In reality, your lobster is probably a lot like mine in the sense that you two only exist as this perfect forever couple in a fantasy. In fact, you probably didn’t date each other for very long before things fizzled and just didn’t work out. And since it was a short relationship you never got to the serious stuff or saw each other’s ugly sides. The relationship didn’t last past the honeymoon phase, so it’s forever frozen in time as this great thing that could have been and is maybe meant to be. But it isn’t. Because the truth is no one ends up with his or her lobster. Which is totally fine because lobsters don’t even mate for life anyway. Besides, when exactly did Phoebe become an expert on the romantic lives of crustaceans anyway?

Cher Martinetti is a NYC-based writer who writes for IFC, Cracked, and Blastr. Follow her on Twitter where she’s occasionally funny by accident and/or tweeting about her dogs.

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Bro and Tell

BFFs And Night Court For Sports

Bromance and Comeuppance On Two New Comedy Crib Series

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“Silicon Valley meets Girls meets black male educators with lots of unrealized potential.”

That’s how Carl Foreman Jr. and Anthony Gaskins categorize their new series Frank and Lamar which joins Joe Schiappa’s Sport Court in the latest wave of new series available now on IFC’s Comedy Crib. To better acquaint you with the newbies, we went right to the creators for their candid POVs. And they did not disappoint. Here are snippets of their interviews:

Frank and Lamar

via GIPHY

IFC: How would you describe Frank and Lamar to a fancy network executive you met in an elevator?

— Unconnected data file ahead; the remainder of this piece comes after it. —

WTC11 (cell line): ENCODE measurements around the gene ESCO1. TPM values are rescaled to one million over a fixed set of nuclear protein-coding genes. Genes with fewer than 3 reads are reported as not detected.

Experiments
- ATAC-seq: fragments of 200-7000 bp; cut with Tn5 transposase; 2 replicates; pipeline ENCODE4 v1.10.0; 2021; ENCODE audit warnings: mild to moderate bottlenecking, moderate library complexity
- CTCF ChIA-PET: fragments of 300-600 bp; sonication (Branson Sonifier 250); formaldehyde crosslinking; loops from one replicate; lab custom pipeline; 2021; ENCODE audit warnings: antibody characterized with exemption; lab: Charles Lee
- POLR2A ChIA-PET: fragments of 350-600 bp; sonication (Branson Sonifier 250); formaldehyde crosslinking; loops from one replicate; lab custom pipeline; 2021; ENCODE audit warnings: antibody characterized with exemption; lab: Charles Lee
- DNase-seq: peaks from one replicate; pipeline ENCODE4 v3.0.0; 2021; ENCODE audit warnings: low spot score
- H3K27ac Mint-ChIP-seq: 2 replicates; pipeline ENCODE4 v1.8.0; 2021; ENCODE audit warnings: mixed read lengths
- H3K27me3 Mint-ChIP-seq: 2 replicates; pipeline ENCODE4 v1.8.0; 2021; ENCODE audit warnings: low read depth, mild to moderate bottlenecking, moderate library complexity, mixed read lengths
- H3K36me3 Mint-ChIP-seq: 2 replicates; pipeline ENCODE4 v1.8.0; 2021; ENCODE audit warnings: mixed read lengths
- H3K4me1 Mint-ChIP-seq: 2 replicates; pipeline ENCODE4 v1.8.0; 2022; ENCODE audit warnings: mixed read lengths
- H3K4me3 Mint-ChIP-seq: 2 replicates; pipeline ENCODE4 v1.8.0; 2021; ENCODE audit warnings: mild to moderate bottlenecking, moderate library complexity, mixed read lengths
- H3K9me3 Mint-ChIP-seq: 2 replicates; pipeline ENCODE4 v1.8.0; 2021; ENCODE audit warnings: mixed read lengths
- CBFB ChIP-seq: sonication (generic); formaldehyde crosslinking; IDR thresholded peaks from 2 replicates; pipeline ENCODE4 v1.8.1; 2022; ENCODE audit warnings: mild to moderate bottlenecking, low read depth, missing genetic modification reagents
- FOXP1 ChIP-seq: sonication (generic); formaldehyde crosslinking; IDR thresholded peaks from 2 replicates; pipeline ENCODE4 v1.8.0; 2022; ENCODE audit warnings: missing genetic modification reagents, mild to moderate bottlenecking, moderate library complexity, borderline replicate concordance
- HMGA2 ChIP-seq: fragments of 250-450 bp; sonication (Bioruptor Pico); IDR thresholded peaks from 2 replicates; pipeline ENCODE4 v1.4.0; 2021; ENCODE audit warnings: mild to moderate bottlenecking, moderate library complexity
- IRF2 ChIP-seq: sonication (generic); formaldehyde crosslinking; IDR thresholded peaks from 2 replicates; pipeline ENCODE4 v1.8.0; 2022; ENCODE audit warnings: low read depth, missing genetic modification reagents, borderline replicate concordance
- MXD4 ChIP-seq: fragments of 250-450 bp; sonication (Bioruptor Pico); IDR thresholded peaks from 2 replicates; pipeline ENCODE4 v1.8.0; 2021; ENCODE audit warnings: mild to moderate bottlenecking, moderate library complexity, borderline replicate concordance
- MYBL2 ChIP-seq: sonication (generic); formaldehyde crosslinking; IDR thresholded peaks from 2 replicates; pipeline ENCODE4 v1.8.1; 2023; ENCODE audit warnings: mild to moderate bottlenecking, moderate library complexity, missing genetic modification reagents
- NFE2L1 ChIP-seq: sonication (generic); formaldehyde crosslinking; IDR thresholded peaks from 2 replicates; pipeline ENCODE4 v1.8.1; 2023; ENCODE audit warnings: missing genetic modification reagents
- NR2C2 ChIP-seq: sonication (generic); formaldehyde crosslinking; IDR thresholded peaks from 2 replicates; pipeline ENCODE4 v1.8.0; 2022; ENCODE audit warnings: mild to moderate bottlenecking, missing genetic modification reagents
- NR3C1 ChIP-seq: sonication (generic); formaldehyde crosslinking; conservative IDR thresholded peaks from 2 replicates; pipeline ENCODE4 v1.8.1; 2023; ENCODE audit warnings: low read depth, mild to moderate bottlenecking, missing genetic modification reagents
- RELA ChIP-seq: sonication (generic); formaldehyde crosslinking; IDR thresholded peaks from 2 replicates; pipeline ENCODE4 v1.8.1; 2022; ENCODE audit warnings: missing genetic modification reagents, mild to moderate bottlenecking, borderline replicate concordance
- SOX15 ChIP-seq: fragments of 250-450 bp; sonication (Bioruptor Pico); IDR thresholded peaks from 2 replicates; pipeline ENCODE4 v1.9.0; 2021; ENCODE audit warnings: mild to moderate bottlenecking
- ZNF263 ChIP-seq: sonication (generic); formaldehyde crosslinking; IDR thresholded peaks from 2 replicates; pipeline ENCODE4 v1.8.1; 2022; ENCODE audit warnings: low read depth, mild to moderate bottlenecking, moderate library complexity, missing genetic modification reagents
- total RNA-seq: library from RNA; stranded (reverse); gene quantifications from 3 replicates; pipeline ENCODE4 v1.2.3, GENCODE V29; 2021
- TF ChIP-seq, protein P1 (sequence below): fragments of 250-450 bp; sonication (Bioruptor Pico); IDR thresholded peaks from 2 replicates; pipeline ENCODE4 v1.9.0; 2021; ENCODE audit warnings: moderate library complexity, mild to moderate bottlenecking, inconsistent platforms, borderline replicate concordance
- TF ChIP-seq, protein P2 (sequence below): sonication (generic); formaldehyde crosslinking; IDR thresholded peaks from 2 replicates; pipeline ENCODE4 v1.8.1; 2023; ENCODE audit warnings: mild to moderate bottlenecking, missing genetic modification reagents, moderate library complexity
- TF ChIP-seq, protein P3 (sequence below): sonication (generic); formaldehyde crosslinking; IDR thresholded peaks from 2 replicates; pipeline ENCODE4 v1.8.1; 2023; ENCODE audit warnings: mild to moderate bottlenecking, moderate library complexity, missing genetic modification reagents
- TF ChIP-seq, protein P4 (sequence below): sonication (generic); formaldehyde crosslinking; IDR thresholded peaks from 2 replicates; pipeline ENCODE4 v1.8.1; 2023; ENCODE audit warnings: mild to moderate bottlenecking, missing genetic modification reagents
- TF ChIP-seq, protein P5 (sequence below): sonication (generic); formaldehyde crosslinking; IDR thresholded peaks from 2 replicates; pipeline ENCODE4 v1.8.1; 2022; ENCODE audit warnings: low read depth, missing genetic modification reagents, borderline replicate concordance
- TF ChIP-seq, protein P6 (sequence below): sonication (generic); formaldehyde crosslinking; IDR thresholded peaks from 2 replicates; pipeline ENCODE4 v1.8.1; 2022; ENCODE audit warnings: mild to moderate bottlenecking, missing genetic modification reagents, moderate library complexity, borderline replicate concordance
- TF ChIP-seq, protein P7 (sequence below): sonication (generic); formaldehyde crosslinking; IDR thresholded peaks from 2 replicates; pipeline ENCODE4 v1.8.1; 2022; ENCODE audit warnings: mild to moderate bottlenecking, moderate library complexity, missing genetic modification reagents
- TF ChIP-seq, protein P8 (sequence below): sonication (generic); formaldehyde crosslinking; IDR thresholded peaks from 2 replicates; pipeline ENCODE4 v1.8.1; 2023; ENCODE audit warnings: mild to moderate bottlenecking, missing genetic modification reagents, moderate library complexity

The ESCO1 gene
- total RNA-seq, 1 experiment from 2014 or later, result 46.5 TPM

Carl: Best bros from college live and work together teaching at a fancy Manhattan private school, valiantly trying to transition into a more mature phase of personal and professional life while clinging to their boyish ways.

IFC: And to a friend of a friend you met in a bar?
Carl: The same way, slightly less coherent.

Anthony: I’d probably speak about it with much louder volume, due to the bar which would probably be playing the new Kendrick Lamar album. I might also include additional jokes about Carl, or unrelated political tangents.

Carl: He really delights in randomly slandering me for no reason. I get him back though. Our rapport on the page, screen, and in real life, comes out of a lot of that back and forth.

IFC: In what way is Frank and Lamar a poignant series for this moment in time?
Carl: It tells a story I feel most people aren’t familiar with, having young black males teach in a very affluent white world, while never making it expressly about that either. Then in tackling their personal lives, we see these three-dimensional guys navigate a pivotal moment in time from a perspective I feel mainstream audiences tend not to see portrayed.

Anthony: I feel like Frank and Lamar continues to push the envelope within the genre by presenting interesting and non stereotypical content about people of color. The fact that this show brought together so many talented creative people, from the cast and crew to the producers, who believe in the project, makes the work that much more intentional and truthful. I also think it’s pretty incredible that we got to employ many of our friends!

Sport Court

Sport Court gavel

IFC: How would you describe Sport Court to a fancy network executive you met in an elevator?
Joe: SPORT COURT follows Judge David Linda, a circuit court judge assigned to handle an ad hoc courtroom put together to prosecute rowdy fan behavior in the basement of the Hartford Ultradome. Think an updated Night Court.

IFC: How would you describe Sport Court to drunk friend of a friend you met in a bar?
Joe: Remember when you put those firecrackers down that guy’s pants at the baseball game? It’s about a judge who works in a court in the stadium that puts you in jail right then and there. I know, you actually did spend the night in jail, but imagine you went to court right that second and didn’t have to get your brother to take off work from GameStop to take you to your hearing.